Most copyright infringement and defamation perpetrators don’t use their real names online. So what’s a person to do if he or she wants to file a lawsuit against an anonymous party? Answer: Start with a John Doe subpoena.
John Doe Subpoena and The DMCA
It’s possible to uncover copyright violators using DMCA takedown provisions outlined in the Digital Millennium Copyright Act (“DMCA”).
The DMCA also streamlines the subpoena process in online intellectual property cases. Typically, in most civil lawsuits against anonymous persons, “John Does” are unearthed during discovery, meaning the lawsuit must have already been filed. But if copyright holders send DMCA takedown notices, they’re able to obtain subpoenas from court clerks without filing lawsuits.
According to 17 USC 512, to secure a subpoena duces tecum, a copyright holder must submit the following things to the appropriate clerk:
- A copy of a notification described in subsection (c)(3)(A);
- A proposed subpoena; and
- A sworn declaration saying the obtained information will only be used for protecting DMCA rights.
If you satisfy all three requirements, the law provides that:
“The clerk shall expeditiously issue and sign the proposed subpoena and return it to the requester for delivery to the service provider.”
Free Speech & Copyright John Doe Requests Were Not Created Equal
In some free speech cases, courts have ruled that John Does can preserve anonymity (see Mobilisa, Inc. v. John Doe 1 and The Suggestion Box, Inc.). But in copyright infringement cases, John Doe subpoenas are almost always granted. The reason for this is two-fold.
- Firstly and technically, in DMCA cases, the party being subpoenaed is not the intended defendant, but instead the service provider. Upon notice, service providers are required to “expeditiously disclose to the copyright owner or person authorized by the copyright owner the information required by the subpoena.” The only exception is if they successfully quash the John Doe subpoena. That said, there are legal fees associated with a motion to quash; plus, there’s no real incentive for a service provider to pay for a lawyer in such circumstances.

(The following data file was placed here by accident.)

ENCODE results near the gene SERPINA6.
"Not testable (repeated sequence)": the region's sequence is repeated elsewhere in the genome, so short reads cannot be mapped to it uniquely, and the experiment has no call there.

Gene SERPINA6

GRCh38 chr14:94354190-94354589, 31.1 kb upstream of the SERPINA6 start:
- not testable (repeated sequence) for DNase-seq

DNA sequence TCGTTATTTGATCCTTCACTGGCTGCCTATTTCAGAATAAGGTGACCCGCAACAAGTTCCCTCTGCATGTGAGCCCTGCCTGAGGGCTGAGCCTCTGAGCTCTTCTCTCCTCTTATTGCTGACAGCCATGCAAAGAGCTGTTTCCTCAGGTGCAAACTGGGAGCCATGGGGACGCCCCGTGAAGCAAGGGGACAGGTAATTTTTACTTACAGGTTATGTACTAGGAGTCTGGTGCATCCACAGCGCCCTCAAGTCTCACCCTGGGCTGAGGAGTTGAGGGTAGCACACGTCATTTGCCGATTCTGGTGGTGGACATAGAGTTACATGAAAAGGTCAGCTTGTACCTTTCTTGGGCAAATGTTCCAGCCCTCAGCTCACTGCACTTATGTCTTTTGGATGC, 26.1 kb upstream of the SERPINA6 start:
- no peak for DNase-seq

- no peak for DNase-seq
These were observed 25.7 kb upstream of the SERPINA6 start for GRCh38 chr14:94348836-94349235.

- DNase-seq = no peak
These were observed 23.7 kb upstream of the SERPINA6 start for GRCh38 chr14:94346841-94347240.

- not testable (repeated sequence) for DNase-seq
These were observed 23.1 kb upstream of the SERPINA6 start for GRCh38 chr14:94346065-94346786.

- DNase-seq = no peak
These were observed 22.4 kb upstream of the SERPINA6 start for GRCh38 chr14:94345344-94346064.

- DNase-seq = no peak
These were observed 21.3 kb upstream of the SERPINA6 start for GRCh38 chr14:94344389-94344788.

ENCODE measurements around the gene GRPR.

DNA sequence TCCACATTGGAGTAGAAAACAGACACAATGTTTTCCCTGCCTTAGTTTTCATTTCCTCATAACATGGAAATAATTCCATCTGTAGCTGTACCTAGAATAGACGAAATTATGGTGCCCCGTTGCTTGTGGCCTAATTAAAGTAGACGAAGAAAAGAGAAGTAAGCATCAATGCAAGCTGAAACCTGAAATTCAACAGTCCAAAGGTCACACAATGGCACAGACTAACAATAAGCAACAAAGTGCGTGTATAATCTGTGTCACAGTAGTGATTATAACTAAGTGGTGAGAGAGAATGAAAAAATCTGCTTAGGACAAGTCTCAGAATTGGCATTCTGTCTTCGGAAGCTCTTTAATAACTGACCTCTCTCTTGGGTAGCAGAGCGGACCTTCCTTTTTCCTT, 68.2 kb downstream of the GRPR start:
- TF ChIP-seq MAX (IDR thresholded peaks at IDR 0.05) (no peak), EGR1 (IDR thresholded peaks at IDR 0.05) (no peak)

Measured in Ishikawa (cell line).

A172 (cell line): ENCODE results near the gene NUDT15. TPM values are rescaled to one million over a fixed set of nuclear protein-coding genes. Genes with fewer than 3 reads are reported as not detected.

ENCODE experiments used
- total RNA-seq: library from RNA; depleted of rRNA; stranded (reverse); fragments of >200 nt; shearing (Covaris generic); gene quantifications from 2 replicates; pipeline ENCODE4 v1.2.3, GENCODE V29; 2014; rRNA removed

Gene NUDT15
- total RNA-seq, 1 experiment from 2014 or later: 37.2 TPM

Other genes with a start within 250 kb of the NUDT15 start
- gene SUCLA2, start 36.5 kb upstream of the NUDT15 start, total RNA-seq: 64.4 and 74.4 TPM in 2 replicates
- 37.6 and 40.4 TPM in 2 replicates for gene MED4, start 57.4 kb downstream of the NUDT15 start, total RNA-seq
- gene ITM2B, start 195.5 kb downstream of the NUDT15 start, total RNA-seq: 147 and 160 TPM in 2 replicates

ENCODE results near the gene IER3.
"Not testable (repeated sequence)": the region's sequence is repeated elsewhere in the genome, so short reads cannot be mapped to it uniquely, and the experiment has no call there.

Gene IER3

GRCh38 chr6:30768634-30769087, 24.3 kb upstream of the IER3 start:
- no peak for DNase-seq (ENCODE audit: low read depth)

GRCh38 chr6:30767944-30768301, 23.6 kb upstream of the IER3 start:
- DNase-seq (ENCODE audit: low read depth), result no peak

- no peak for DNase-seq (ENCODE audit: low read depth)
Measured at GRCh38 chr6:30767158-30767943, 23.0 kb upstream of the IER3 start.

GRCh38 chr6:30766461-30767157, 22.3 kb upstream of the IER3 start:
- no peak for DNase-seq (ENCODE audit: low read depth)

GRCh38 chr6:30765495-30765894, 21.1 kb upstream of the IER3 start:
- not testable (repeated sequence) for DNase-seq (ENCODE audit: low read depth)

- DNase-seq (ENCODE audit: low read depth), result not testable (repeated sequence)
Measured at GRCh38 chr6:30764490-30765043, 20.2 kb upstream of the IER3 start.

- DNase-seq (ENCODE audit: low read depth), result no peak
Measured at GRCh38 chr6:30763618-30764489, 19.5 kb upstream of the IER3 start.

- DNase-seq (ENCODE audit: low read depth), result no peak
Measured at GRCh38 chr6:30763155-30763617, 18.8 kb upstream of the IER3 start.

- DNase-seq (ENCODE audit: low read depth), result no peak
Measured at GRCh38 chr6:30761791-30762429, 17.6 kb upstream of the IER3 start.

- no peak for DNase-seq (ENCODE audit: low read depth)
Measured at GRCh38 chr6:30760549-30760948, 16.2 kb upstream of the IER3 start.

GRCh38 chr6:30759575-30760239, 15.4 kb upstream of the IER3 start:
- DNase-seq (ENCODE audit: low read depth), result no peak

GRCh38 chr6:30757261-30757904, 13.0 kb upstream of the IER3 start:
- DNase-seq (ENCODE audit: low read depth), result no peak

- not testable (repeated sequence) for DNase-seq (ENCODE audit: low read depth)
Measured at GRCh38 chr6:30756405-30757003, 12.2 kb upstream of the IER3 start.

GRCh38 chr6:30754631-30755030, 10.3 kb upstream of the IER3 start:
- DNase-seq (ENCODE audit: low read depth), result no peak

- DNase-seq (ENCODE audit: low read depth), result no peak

- Secondly, even if the service provider does shell out money to defend against a DMCA John Doe subpoena for one of their clients, there is no real chance that it will be able to quash it in the face of a valid copyright claim.
Conditions That Must Be Met For A Successful John Doe Subpoena Motion
In Sony Music Entertainment Inc. v. Does 1-40, the Court ruled that identification requests must be upheld if:
- A prima facie case of copyright infringement is made;
- The request for user identifying information is specific;
- The defendants are otherwise unidentifiable;
- The information is needed for a lawsuit; and
- The defendants have no expectation of privacy.
John Does Can’t Stay John Does For Long In Copyright Infringement Cases
In many online infringement — and some Internet defamation — cases, John Does cannot remain John Does for long. Due to the associated costs, ISPs are unlikely to resist DMCA-related subpoena requests.
Hopefully, this has been a helpful summary on responding to John Doe subpoenas. Remember: each case is unique. Seek the advice of a qualified attorney with anonymous online litigation experience.
Mobilisa, Inc. v. John Doe 1 and The Suggestion Box, Inc.
Sony Music Entertainment Inc v Does 1-40